Did you know that PR is usually the largest recurring discretionary spend in a startup’s marketing budget?
If you’re a CEO or CMO, you do. You also know that though the economy remains hot, venture capital has tightened, meaning that a company’s image, potential and performance must be strong if it is to secure funding.
It’s a given that startup founders and top executives will always demand strong results from their PR agencies, and that the agencies will work hard to deliver them. But in today’s environment, it’s become especially essential that both parties collaborate on communicating the PR program’s value to the board.
With PR so crucial to a brand’s success, demonstrating progress to the board should be a quarterly priority. Agency teams should make a proactive effort to equip the CEO or CMO with the right information to present.
We’ve done this with clients for years, and have gained some insights into ways to address the board as a key stakeholder in the PR program. Here are four:
Choose the right metrics. “If it moves, measure it” has become an article of faith in today’s data-driven business world. In PR, analytics can tell whether a company is reaching the right audience with the right message with the most impact.
Traditional measures focused on “share of voice” – sheer quantity of media coverage compared with competitors – but boards are increasingly responding to quality measures as well. How did the company do in the publications it considers most strategic? Was the coverage in depth or just passing mentions within articles about multiple vendors? Was presence consistent across earned media, social media and content programs?
Quantity is still important, but the deeper story often lies in the quality assessment. CEOs and CMOs should work with their agencies to give that full picture.
Provide actionable insight. Data is just data unless you do something with what it tells you. As part of the analysis of PR results, company executives and the agency team should deliver further value by making recommendations to the board about any next steps to advance the program. Perhaps a content campaign to reach certain business outlets. Or a social media initiative aimed at the developer audience.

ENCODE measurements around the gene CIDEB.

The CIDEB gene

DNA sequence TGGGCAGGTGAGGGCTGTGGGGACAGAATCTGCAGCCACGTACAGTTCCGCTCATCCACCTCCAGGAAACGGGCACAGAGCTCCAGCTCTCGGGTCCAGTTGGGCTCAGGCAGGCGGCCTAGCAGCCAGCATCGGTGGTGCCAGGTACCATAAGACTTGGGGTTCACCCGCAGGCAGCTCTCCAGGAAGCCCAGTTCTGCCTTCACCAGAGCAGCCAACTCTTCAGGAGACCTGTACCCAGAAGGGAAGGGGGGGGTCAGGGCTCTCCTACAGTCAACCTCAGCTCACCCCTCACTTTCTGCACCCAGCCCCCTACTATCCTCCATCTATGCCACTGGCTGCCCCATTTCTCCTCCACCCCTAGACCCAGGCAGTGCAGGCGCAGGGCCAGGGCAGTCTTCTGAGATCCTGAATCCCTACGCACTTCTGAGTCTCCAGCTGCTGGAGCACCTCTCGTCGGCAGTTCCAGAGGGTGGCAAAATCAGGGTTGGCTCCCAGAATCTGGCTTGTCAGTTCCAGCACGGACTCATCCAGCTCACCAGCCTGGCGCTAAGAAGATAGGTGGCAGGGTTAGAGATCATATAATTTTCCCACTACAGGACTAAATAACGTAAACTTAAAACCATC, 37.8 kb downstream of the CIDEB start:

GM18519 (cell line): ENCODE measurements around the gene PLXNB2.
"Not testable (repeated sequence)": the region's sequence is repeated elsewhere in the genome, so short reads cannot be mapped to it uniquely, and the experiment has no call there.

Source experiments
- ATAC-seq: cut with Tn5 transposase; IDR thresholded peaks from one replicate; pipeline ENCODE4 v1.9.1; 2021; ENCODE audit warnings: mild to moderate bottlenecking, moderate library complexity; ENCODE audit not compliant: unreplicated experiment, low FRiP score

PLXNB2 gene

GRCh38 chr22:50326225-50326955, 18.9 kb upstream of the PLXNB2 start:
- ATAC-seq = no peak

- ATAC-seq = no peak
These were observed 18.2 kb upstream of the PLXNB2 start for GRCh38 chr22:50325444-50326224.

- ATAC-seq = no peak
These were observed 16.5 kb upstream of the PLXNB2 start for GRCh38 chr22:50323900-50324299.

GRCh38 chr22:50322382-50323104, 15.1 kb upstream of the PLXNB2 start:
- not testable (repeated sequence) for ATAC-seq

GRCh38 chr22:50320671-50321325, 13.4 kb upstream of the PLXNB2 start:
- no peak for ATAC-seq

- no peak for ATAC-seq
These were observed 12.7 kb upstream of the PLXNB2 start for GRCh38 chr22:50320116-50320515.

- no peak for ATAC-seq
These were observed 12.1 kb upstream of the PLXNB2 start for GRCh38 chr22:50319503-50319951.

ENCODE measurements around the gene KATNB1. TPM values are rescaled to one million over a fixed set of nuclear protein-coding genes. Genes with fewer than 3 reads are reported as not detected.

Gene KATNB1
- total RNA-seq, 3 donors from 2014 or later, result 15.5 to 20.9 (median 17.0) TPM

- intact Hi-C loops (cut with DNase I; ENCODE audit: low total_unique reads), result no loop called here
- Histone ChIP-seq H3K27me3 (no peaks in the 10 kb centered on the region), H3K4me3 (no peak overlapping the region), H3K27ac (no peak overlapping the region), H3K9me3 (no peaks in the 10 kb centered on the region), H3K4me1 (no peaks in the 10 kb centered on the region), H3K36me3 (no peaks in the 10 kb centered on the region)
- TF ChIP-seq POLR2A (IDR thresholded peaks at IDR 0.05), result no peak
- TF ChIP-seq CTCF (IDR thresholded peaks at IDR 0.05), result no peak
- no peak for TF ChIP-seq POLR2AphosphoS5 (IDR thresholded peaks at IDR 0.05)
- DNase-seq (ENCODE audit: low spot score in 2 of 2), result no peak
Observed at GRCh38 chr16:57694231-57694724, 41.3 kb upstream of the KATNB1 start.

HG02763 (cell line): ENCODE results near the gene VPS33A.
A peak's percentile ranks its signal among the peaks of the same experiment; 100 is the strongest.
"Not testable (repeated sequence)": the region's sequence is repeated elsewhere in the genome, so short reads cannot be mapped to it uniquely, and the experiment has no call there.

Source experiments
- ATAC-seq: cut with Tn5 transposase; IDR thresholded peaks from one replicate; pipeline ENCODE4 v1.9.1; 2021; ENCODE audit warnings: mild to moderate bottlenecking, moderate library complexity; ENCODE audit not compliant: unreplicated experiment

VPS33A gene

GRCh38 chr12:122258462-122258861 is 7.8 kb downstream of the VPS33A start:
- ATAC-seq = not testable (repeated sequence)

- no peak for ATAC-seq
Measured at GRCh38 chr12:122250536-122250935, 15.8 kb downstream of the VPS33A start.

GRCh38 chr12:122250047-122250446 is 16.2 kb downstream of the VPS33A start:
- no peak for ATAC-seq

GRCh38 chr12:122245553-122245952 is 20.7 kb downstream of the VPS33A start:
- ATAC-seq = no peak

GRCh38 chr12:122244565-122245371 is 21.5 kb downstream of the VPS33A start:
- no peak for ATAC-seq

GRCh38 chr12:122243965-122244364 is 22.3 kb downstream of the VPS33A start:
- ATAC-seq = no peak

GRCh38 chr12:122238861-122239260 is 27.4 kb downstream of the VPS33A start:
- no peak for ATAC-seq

A slide on recommended actions should be included in every presentation to the board on PR.
Always tie to specific business objectives. No one – not boards, not CEOs and CMOs, not agencies – are interested in PR results for PR results’ sake. They want to know how all this effort has moved the needle for the business.
Drawing a direct connection between PR results and business results can be tricky, so it’s okay to bring in some subjective or anecdotal information where appropriate. A positive article in a valued trade publication helped the sales force get a proof-of-concept with a large customer? Tell the board!
Bring the board into PR activities. We do this routinely at Offleash, working with willing board members to, say, do interviews on behalf of the portfolio company or produce byline articles. Board members, for obvious reasons, are great advocates. Why not leverage them in PR?
Hiring a PR agency is a significant investment for a young tech company. Agencies need to join forces with their CEO and CMO clients to show the board that the investment is paying off.
Joanna Kulesa has been building successful agencies in Silicon Valley for 20 years. Her passion for outstanding client service is matched by her dedication to Offleash employees—reflected in the agency’s naming by Fortune as a Best Place to work for Camaraderie and a Best Place to Work for Women. Joanna was recently named one of Silicon Valley Business Journal’s Top 100 Women of Influence for 2018. Contact Joanna at firstname.lastname@example.org.